Difference between revisions of "Fifty-Star U.S. Flag"

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<p>Ohioan Robert G. Heft is credited with designing the fifty-star United States flag. Stanley Pratt, Heft's teacher, asked his students to design a flag for the admittance of Hawaii and Alaska as states in the United States. Heft chose to model his design on the previously used 48 star flag and arranged the fifty white stars on a blue background in alternating horizontal rows. Five rows had six stars, and four rows had five stars. Seven alternating horizontal red and six white stripes completed the flag, representing the original thirteen colonies. The flag's three colors -- red, white, and blue -- represent respectively courage, purity, and justice. It took Heft 12.5 hours to sew the flag together. </p>
Ohioan Robert G. Heft designed the fifty-star United States flag. Stanley Pratt, Heft's teacher, asked his students to design a flag for the admittance of Hawaii and Alaska as states in the United States. Heft chose to arrange the fifty white stars on a blue background in alternating horizontal rows. Five rows had six stars, and four rows had five stars. Seven alternating horizontal red and six white stripes completed the flag, representing the original thirteen colonies. The flag's three colors -- red, white, and blue -- represent respectively courage, purity, and justice. It took Heft 12.5 hours to sew the flag together.
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<p>Stanley Pratt gave Heft a B- as the grade for the flag. Pratt supposedly stated that Heft's design lacked originality, but the teacher did offer to raise the grade if Heft could get the flag accepted as the United States' national flag. Heft sent his flag to Walter Moeller, his Ohio Congressman, who submitted it to the U.S. Flag Selection Committee. Heft's design was adopted as the new United States flag on July 4, 1960.</p>
 
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<p>When Alaska and Hawaii were being considered for Statehood, more than 1,500 designs were spontaneously submitted to President Dwight D. Eisenhower  by Americans. Although some of them were 49-star versions, the vast  majority were 50-star proposals. At least three, and probably more, of  these designs were identical to the present design of the 50-star flag. &nbsp;</p>
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<p>Heft's original flag has flown over the White House, every state capital building, and eighty-eight United States embassies. Heft's design was the twenty-seventh official flag of the United States. </p> </div>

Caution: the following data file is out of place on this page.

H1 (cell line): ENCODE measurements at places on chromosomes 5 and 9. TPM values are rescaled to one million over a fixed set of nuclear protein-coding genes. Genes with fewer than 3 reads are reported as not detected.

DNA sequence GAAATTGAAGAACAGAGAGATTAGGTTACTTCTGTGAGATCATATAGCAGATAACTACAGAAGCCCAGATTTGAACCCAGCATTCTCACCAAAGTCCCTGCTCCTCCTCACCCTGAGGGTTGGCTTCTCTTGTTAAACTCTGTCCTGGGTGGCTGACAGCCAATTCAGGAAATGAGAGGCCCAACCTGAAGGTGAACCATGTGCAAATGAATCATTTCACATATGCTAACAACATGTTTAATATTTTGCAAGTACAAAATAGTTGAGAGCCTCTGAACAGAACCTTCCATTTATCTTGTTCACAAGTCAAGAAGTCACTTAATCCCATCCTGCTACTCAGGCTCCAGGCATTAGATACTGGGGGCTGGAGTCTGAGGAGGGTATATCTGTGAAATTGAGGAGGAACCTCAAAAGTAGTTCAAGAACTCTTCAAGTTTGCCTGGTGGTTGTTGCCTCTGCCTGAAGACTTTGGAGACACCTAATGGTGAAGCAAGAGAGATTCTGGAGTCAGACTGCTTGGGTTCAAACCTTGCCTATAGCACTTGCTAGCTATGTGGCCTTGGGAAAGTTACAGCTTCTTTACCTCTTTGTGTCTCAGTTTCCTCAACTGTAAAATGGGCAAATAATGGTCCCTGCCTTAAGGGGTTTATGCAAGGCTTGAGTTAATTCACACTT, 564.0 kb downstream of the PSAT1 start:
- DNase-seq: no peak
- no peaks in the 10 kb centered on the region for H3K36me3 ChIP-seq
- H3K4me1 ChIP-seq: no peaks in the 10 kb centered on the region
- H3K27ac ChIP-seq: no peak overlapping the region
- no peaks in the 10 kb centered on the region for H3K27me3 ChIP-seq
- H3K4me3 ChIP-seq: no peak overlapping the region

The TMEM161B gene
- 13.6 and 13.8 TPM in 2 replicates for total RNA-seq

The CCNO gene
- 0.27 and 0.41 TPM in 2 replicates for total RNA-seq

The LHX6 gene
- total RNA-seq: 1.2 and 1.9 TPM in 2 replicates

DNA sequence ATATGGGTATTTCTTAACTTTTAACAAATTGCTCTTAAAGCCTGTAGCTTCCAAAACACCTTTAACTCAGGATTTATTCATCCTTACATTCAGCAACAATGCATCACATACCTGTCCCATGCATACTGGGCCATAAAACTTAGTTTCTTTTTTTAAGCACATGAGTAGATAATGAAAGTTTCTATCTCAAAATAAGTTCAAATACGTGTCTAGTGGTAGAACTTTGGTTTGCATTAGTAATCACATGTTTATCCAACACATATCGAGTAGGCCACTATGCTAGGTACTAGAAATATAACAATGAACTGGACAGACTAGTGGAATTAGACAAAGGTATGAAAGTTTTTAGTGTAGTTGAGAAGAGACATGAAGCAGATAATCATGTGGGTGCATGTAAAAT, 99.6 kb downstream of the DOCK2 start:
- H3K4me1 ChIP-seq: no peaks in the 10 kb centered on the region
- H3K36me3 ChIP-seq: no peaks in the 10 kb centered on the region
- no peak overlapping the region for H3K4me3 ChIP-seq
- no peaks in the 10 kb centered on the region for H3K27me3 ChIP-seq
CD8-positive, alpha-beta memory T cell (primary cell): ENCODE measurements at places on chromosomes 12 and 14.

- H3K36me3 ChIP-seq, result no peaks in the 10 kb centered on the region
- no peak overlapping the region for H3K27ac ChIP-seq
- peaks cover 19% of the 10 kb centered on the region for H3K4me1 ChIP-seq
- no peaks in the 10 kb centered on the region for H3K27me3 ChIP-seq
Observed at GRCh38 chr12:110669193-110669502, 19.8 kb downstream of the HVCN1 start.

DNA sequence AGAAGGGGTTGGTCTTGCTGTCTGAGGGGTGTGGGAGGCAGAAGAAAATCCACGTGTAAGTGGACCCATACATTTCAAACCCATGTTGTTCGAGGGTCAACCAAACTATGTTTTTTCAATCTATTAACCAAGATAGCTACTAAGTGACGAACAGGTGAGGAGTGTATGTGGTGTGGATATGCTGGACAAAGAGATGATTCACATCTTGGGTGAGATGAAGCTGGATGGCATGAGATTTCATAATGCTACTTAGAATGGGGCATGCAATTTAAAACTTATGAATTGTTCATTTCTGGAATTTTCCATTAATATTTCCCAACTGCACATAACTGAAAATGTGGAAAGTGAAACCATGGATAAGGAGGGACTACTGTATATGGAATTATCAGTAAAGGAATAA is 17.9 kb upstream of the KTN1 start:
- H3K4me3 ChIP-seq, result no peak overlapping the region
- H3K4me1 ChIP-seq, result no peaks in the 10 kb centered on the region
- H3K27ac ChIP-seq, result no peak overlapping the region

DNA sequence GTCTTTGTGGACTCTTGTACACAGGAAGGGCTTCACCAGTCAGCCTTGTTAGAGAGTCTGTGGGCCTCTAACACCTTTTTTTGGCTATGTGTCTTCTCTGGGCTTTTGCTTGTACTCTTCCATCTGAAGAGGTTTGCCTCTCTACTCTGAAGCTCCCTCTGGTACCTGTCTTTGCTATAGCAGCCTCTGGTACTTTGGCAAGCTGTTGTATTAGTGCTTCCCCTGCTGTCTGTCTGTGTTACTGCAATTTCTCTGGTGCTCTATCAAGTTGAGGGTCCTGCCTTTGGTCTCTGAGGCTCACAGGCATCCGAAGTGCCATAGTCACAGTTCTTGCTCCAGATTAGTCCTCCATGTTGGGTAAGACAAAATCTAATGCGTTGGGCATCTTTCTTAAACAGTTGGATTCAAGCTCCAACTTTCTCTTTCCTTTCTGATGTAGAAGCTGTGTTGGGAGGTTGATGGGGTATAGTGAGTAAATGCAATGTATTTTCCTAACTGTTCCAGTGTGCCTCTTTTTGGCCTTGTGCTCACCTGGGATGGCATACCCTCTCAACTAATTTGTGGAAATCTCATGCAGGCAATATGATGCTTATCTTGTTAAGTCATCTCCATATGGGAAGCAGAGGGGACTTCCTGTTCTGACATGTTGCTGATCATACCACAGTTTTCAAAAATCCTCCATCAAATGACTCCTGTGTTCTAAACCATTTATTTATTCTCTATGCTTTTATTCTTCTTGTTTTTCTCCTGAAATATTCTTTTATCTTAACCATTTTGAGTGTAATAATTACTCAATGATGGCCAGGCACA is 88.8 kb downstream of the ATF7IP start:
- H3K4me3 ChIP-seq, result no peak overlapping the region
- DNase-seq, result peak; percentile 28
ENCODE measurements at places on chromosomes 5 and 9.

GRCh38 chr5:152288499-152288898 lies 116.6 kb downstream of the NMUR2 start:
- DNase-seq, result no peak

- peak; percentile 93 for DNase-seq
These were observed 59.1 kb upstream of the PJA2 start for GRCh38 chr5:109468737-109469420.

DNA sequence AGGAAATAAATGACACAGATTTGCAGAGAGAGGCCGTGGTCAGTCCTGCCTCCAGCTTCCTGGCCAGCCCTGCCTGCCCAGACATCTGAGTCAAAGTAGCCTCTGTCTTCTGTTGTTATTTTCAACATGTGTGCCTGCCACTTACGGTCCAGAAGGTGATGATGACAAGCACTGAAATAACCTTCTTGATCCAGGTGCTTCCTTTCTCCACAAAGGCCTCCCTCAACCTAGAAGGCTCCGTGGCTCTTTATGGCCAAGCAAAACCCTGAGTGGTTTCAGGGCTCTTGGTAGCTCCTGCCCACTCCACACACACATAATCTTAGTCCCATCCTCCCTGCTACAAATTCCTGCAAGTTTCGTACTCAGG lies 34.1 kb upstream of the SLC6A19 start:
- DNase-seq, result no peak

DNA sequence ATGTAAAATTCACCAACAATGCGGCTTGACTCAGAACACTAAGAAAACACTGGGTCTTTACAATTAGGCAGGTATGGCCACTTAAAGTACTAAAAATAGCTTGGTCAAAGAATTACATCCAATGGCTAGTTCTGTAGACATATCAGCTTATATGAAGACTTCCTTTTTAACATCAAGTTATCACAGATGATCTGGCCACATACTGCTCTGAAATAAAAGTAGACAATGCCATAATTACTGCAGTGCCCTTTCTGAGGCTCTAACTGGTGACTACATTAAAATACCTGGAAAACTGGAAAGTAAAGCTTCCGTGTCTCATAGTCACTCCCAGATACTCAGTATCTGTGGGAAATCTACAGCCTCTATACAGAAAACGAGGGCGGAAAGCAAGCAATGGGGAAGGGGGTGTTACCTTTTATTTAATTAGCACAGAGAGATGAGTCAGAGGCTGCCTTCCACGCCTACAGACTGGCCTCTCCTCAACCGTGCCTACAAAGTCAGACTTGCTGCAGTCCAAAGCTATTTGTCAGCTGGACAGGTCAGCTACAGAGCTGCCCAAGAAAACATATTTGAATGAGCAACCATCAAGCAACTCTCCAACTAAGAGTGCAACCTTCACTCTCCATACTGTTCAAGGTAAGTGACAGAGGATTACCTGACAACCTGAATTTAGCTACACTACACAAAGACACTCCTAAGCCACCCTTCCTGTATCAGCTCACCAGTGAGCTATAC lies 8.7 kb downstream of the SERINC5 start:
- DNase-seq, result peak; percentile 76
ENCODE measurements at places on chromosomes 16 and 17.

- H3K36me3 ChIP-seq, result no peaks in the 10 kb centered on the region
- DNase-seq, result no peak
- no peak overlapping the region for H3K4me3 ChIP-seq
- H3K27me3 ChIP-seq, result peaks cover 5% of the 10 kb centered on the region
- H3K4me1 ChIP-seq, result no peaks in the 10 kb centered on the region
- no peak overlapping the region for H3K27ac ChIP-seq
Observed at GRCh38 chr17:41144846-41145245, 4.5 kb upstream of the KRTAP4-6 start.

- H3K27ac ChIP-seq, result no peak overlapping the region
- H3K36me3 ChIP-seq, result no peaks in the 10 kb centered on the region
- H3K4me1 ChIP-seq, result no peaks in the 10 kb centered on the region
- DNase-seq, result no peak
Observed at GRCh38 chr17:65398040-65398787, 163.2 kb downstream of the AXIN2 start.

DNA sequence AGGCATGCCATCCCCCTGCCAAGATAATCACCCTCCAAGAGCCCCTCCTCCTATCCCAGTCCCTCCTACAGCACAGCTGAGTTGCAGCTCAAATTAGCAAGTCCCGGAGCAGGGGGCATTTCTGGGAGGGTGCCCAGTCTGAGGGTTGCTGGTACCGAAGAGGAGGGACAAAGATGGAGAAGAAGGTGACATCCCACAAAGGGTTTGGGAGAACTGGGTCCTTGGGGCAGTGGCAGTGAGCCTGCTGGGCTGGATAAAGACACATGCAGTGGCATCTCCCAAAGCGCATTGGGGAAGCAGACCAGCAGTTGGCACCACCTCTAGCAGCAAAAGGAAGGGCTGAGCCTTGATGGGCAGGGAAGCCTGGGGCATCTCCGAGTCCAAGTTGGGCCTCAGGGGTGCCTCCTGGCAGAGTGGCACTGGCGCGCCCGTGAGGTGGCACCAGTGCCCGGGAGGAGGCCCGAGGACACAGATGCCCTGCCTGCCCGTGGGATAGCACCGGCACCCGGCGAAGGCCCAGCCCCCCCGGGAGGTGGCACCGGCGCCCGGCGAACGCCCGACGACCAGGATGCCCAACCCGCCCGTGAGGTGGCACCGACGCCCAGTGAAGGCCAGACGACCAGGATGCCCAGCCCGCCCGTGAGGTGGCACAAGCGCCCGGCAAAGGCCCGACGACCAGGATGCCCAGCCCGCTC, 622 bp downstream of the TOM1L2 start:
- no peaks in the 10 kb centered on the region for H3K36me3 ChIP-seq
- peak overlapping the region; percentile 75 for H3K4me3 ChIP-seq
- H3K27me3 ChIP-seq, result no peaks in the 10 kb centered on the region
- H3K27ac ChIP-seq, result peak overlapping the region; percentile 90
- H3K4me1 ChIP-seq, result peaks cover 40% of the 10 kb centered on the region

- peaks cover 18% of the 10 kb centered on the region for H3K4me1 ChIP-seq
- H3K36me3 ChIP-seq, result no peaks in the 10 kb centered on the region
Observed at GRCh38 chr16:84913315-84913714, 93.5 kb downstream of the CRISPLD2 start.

Stanley Pratt gave Heft a B- as the grade for the flag. Pratt supposedly stated that Heft's design lacked originality, but the teacher did offer to raise the grade if Heft could get the flag accepted as the United States' national flag. Heft sent his flag to Walter Moeller, his Ohio Congressman. Moeller succeeded in having Heft's design adopted as the new United States flag on July 4, 1960.
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==See Also==
 
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Heft's original flag has flown over the White House, every state capital building, and eighty-eight United States embassies. It remains in Heft's possession, although numerous people and museums have offered to purchase the flag, including one offer of $350,000. Heft's design was the twenty-seventh official flag of the United States.
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*[[Robert G.  Heft]]
 
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*[[Ohio]]
 
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[[Category:History Topics]][[Category:The Cold War and Civil Rights]][[Category:Education]][[Category:Government and Politics]]
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[[Category:History Topics]]
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[[Category:The Cold War and Civil Rights]]
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Latest revision as of 14:31, 23 May 2013

American Flag.jpg
American Flag

Ohioan Robert G. Heft is credited with designing the fifty-star United States flag. Stanley Pratt, Heft's teacher, asked his students to design a flag for the admittance of Hawaii and Alaska as states in the United States. Heft chose to model his design on the previously used 48 star flag and arranged the fifty white stars on a blue background in alternating horizontal rows. Five rows had six stars, and four rows had five stars. Seven alternating horizontal red and six white stripes completed the flag, representing the original thirteen colonies. The flag's three colors -- red, white, and blue -- represent respectively courage, purity, and justice. It took Heft 12.5 hours to sew the flag together.

Stanley Pratt gave Heft a B- as the grade for the flag. Pratt supposedly stated that Heft's design lacked originality, but the teacher did offer to raise the grade if Heft could get the flag accepted as the United States' national flag. Heft sent his flag to Walter Moeller, his Ohio Congressman, who submitted it to the U.S. Flag Selection Committee. Heft's design was adopted as the new United States flag on July 4, 1960.

When Alaska and Hawaii were being considered for Statehood, more than 1,500 designs were spontaneously submitted to President Dwight D. Eisenhower by Americans. Although some of them were 49-star versions, the vast majority were 50-star proposals. At least three, and probably more, of these designs were identical to the present design of the 50-star flag.  

Heft's original flag has flown over the White House, every state capital building, and eighty-eight United States embassies. Heft's design was the twenty-seventh official flag of the United States.

See Also